Try These 6 Simple Outdoor STEM Activities With Your Kids
The warmer weather of spring and summer is a prime opportunity to get kids engaged with Science, Technology, Engineering and Math (STEM) while they’re outdoors. This exposure helps children develop 21st century skills while also building equity across gender and racial divides. Here are six simple activities that any adult can lead:
1. Natural Artists. Have children collect materials from nature and create art to share with the group. They may work alone or in pairs to unearth the outdoors. Their art may result in a picture frame, a sculpture, a robot or a mural. Creativity and imagination are encouraged. Ask them to think through where the materials come from, their role in nature, what the world would be like without them, and the colors, shapes and textures they discovered. What is a habitat and what do these materials tell us about the habitat?
2. I Spy STEM Walk. Take a walk through nature or anywhere outdoors. Identify how or where STEM is involved by pointing out science, technology, engineering and math wherever you see it and encourage children to join in. How do trees stay alive? How are buildings constructed? What lives outdoors versus indoors and why? What do you notice up in the sky? What technology can be found outdoors?
3. Shadow Tracking. Learn all about the movement of the earth by tracking shadows throughout the day. Have kids stand in the same spot at various times and mark with chalk on the sidewalk how "tall" their shadow is at each hour. Discuss why our shadows shrink and grow and what that teaches us about the movement of the earth.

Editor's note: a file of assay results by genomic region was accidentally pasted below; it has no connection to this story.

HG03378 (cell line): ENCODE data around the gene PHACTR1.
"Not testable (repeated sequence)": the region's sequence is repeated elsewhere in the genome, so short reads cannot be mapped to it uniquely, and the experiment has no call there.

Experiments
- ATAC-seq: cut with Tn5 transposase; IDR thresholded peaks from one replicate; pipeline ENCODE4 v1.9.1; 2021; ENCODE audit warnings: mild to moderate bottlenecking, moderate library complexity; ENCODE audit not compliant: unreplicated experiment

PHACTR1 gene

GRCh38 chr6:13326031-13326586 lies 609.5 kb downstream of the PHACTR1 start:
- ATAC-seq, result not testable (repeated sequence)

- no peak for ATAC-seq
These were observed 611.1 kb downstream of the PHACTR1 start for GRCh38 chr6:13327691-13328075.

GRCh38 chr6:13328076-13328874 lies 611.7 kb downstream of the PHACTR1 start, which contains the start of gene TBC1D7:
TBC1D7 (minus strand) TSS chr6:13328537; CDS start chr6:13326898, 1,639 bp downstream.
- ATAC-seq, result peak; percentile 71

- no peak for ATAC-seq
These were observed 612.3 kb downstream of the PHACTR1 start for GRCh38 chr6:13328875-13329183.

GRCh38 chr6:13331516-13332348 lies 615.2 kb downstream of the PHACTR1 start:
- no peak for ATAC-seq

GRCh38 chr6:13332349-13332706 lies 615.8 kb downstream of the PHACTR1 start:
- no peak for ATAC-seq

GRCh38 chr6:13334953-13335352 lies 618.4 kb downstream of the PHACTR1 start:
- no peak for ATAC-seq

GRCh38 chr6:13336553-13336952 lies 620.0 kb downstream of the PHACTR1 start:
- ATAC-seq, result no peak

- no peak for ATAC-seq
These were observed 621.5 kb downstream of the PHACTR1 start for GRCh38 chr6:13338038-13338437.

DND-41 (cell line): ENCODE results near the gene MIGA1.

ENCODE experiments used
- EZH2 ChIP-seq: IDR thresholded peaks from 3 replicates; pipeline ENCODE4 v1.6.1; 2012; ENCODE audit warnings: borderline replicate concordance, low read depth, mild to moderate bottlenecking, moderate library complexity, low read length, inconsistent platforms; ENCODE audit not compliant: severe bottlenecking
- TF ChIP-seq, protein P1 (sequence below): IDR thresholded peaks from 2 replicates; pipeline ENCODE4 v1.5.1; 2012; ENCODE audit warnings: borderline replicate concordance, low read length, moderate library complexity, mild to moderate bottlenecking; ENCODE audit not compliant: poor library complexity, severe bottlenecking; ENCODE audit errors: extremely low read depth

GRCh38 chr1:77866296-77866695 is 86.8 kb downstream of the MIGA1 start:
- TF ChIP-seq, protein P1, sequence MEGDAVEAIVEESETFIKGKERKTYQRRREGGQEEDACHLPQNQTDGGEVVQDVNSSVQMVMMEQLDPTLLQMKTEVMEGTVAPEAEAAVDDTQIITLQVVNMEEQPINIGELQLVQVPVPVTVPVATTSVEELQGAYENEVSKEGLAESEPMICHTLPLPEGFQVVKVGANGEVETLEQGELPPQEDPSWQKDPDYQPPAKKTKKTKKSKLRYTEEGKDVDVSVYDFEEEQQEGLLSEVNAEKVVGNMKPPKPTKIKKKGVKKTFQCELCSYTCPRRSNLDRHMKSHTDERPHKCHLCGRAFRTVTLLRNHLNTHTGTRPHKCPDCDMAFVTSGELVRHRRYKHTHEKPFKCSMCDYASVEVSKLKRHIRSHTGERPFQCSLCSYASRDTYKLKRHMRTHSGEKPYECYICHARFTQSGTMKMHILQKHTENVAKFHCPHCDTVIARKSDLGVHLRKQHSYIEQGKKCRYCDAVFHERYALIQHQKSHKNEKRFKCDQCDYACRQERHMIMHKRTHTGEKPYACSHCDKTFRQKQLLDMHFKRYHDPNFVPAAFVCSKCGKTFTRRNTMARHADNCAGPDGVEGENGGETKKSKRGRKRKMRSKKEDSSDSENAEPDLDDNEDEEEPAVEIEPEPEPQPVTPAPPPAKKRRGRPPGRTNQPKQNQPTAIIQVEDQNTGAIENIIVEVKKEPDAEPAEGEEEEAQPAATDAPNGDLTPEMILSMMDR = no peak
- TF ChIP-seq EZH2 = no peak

4. Earthquake Test. Experiment with foundations by testing various structures on top of different outdoor surfaces (sand, dirt, mud, concrete, water). Challenge children to create a bridge or building using materials you provide (popsicle sticks, toothpicks, Legos or anything found at your camp), and let them work to figure out how to make it steady. Have a competition to see which structure holds the most weight or withstands an “earthquake.”
5. Water Challenge. Use water games to have youth solve problems as a team. Put children in groups and challenge them to move a large amount of water from one bucket to another using only a smaller bucket with large holes in the bottom. Let them brainstorm strategies for plugging the holes and keeping as much water as possible in the bucket in order to fill up their large bucket quickly. Have them measure the water and discuss the factors that make them move more or less water.
6. Sink or Float. What makes some materials sink in water while others float? Ask them to make predictions about the sample materials (a penny, tin foil, a Lego, a plastic cup, a spoon) and then ask follow up questions about what patterns they noticed. What do they suspect made some objects float while others sank?
Check out our YMCA summer day camps for more STEM action — now open for registration!